Teaching the Viet Nam War, Part II
Peter Katopes, Adelphi University
Assumptions about the character and conduct of the American soldier must also be addressed. Students, for reasons that are understandable, have assumptions about the way in which American soldiers conducted themselves toward indigenous civilians, toward their officers and NCOs, and toward fellow soldiers--especially those of different races. They have assumptions about the competence of officers and NCOs (particularly those designated by GIs as "lifers"), and they also bring with them assumptions about the social, intellectual and educational levels of those who served, as well as about their political perspectives and moral orientation.
These assumptions may be addressed not only by personal response, but also by discussions of the various films and books dealt with in the course.
Most students are simply unaware of the origins and pervasiveness of antiwar sentiment. Many think that antiwar resistance began sometime in the late 1960s, and that it was a response to policies of the Nixon Administration. Consequently, many students tend to see the Viet Nam war as "Nixon's War" and are somewhat ill-informed about American involvement in Southeast Asia during the Eisenhower, Kennedy and Johnson eras, and the beginnings of dissent during those times.
Therefore, it is helpful to introduce documents which suggest the depth and breadth of the antiwar movement. For instance, I offer selections which range from the "Port Huron Statement" (1962) of the SDS to manifestos of various other radical groups, to assorted student "We Won't Go" statements; an excerpt from Eldridge Cleaver's Soul on Ice and Ronald Dellums' 1971 address to Congress on American involvement in Viet Nam; material from soldier groups like the GIs United Against the War and John Kerry's "How Do You Ask a Man to be the Last Man to Die for a Mistake?" address to Congress; statements from the American Friends Service Committee and other conscientious objectors, and even the American Bishops' 1969 letter on Conscientious Objection, among others.
Students are generally unaware of the long and difficult history of Viet Nam, nor do most have any sense of the country's geography or even of its location. During the very first class, I distribute an unlabeled outline map of Southeast Asia and ask students to fill it in. This little exercise--of course not original with me--provides a good lead-in to a discussion about American political and cultural ignorance and arrogance concerning Southeast Asia and how those attitudes may have influenced not only our political outlook but our military strategy as well.
The Vietnam Reader also provides each student with an extensive chronology beginning with Trieu Da's conquest of Au Lac in 208 BC. For most students, the chronology is an eye-opener. They are surprised to find out that the history of Viet Nam is so long and so contentious.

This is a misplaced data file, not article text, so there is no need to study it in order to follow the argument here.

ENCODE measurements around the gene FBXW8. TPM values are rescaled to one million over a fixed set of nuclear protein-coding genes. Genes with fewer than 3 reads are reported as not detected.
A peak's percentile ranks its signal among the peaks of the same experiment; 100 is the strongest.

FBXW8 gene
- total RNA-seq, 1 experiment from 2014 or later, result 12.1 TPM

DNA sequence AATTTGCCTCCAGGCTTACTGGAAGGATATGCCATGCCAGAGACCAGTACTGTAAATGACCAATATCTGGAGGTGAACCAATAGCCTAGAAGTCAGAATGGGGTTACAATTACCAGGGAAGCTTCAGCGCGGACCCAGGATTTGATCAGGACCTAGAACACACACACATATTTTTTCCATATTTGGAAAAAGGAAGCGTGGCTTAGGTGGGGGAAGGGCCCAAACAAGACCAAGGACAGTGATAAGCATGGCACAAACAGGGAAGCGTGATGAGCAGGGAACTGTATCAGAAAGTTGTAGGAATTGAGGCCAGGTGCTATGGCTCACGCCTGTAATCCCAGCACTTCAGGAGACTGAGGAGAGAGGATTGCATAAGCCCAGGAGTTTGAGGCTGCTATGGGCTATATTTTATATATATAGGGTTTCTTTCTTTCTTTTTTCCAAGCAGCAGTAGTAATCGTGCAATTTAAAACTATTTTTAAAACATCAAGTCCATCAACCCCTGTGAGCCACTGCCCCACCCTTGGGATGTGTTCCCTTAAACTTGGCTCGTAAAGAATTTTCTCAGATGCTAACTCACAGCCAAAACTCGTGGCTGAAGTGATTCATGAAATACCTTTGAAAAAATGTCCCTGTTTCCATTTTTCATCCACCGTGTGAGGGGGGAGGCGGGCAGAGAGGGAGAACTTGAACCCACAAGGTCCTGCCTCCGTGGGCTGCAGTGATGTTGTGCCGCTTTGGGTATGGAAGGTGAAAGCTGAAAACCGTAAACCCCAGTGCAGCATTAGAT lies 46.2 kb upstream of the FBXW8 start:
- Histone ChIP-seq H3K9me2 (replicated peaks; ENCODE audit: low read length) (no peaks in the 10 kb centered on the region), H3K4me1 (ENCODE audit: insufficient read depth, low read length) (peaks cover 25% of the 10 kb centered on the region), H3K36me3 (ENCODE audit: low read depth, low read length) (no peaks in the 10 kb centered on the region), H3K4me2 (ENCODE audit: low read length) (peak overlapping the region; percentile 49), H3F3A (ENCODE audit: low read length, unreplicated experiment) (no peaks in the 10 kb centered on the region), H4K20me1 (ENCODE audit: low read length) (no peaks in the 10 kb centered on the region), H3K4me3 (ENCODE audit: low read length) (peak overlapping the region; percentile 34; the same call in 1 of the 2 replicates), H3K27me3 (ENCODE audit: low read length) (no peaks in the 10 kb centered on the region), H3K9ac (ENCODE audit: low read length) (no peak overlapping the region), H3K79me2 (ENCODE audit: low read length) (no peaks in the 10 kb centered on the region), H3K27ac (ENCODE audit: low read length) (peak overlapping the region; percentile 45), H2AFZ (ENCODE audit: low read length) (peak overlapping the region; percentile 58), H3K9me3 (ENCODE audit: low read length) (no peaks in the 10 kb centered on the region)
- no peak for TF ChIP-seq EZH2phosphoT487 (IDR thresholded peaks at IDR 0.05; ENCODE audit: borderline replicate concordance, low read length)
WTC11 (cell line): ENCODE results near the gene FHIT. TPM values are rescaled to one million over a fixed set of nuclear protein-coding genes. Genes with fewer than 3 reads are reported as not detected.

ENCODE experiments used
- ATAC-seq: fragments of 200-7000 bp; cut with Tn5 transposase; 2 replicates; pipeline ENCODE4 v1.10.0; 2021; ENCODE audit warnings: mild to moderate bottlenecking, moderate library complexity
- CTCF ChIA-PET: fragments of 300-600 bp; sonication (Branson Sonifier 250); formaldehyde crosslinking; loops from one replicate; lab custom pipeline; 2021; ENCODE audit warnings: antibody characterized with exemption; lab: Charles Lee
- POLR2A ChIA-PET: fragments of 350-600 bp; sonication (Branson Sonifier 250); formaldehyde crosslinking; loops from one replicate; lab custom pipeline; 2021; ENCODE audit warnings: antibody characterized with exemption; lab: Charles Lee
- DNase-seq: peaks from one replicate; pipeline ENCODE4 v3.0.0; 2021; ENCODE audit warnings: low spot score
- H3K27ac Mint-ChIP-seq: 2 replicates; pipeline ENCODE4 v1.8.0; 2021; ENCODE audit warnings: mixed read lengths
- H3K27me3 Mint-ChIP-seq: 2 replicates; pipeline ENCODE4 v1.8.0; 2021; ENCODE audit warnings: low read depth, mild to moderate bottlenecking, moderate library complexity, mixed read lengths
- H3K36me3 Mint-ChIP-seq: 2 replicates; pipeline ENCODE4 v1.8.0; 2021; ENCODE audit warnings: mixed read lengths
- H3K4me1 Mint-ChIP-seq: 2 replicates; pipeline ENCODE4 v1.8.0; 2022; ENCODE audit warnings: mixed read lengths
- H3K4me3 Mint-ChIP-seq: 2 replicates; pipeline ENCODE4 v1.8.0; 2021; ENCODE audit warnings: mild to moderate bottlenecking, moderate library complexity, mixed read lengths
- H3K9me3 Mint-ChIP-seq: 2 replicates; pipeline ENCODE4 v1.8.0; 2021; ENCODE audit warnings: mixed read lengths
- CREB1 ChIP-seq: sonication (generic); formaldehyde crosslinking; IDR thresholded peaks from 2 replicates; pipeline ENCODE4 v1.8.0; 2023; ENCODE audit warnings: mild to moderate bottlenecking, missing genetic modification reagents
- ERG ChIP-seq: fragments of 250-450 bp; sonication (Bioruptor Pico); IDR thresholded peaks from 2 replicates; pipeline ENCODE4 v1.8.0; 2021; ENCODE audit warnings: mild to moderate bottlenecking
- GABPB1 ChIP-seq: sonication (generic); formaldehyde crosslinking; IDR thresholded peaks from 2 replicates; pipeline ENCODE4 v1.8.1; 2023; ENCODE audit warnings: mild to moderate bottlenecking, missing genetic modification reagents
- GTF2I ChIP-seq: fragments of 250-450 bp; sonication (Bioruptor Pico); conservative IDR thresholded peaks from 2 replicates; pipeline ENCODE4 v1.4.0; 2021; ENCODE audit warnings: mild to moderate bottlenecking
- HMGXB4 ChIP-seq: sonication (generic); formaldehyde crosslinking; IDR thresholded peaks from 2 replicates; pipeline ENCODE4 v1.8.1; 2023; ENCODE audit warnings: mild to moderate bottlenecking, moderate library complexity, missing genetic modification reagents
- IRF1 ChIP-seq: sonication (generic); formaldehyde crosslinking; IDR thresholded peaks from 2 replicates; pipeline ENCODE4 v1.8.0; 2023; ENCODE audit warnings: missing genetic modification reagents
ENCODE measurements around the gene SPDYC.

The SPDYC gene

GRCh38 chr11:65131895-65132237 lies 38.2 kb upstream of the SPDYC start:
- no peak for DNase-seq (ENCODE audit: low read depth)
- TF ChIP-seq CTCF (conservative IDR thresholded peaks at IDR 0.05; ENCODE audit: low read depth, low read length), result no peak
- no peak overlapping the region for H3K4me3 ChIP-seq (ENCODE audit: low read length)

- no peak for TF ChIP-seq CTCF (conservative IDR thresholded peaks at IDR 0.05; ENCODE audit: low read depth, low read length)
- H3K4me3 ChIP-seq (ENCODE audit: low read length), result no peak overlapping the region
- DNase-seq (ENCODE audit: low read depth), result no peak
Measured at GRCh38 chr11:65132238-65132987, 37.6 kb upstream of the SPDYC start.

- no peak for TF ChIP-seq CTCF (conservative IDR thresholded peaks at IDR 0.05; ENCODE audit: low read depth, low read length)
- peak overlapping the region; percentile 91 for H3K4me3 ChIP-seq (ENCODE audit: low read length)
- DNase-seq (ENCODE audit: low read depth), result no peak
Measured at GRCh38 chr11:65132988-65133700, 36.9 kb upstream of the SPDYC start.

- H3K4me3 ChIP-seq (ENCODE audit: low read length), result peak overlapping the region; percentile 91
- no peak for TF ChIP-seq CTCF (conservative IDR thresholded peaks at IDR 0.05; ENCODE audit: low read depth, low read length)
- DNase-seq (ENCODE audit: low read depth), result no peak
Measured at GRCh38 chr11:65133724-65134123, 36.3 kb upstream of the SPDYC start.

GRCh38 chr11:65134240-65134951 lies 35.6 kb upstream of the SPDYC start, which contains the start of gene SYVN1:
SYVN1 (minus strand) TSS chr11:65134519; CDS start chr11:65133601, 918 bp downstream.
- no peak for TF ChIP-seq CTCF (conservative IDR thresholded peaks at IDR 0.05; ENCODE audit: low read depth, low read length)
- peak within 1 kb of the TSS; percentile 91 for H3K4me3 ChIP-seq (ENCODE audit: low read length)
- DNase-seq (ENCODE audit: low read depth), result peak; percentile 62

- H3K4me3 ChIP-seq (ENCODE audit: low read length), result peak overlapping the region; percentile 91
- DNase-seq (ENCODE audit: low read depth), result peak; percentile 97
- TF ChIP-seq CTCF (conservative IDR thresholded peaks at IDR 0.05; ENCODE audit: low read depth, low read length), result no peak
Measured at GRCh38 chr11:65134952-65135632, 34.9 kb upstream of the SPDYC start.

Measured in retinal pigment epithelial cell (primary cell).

Students also make assumptions about the role of the press in wartime and so it is of course important to examine the role of the press. I introduce them briefly to the history of war journalism and encourage discussion of questions about whether or not the press did, as many contend, lose the war for us. Or what is the responsibility of the press to the people back home? And should the press ever be censored? If so, under what conditions? I rely a good deal on Michael Herr's Dispatches, still one of the most honest and perceptive press memoirs, to provide a framework for these discussions.
Students tend to consider the wounded and prisoners of war mostly as afterthoughts. Most students, like most people, think of the warrior only in the active sense and tend to discount the psychological consequences of being wounded or captured. Also, perhaps because we no longer have a draft, students are insensitive to the historical connection in America between the military and the civilian population--that is, the idea that the warrior is a citizen, too.
However, because in Viet Nam the wounded soldier stood a much better than even chance of surviving battlefield injury and being either returned to duty or the general civilian population (for whom he might serve as an uncomfortable reminder of the consequence of modern warfare) some discussion of the wounded veterans in U.S. society and our responsibility to them must be part of the course. Certainly Ron Kovic's Born on the Fourth of July and Lewis Puller's Fortunate Son, as well as statistics and information about PTSD and Agent Orange must be introduced and discussed. Also worth some time are analyses of the significance and development of battlefield medicine and the effects of modern weaponry on the human body--subjects which students, in spite of the graphic violence of many films, remain woefully naive.
And because at perhaps no other time in the history of warfare had so much attention been focused on prisoners of war, the treatment of POWs and their responsibilities to themselves and their country according to the Code of Conduct is a subject which should be addressed in any course on the Viet Nam war. Helpful here are movies such as
The Hanoi Hilton as well as memoirs of former POWs like Robinson Risner and Jerome Stockdale.
Also of interest here is the ongoing debate over whether or not American POWs and MIAs are still being detained in Southeast Asia. Not surprisingly, students have very strong opinions about this issue--pro and con. Useful here are The Missing Man: Politics and the MIA, by Capt. Douglas L. Clarke, and the more recent study of the subject by historian H. Bruce Franklin, M.I.A., or Mythmaking in America.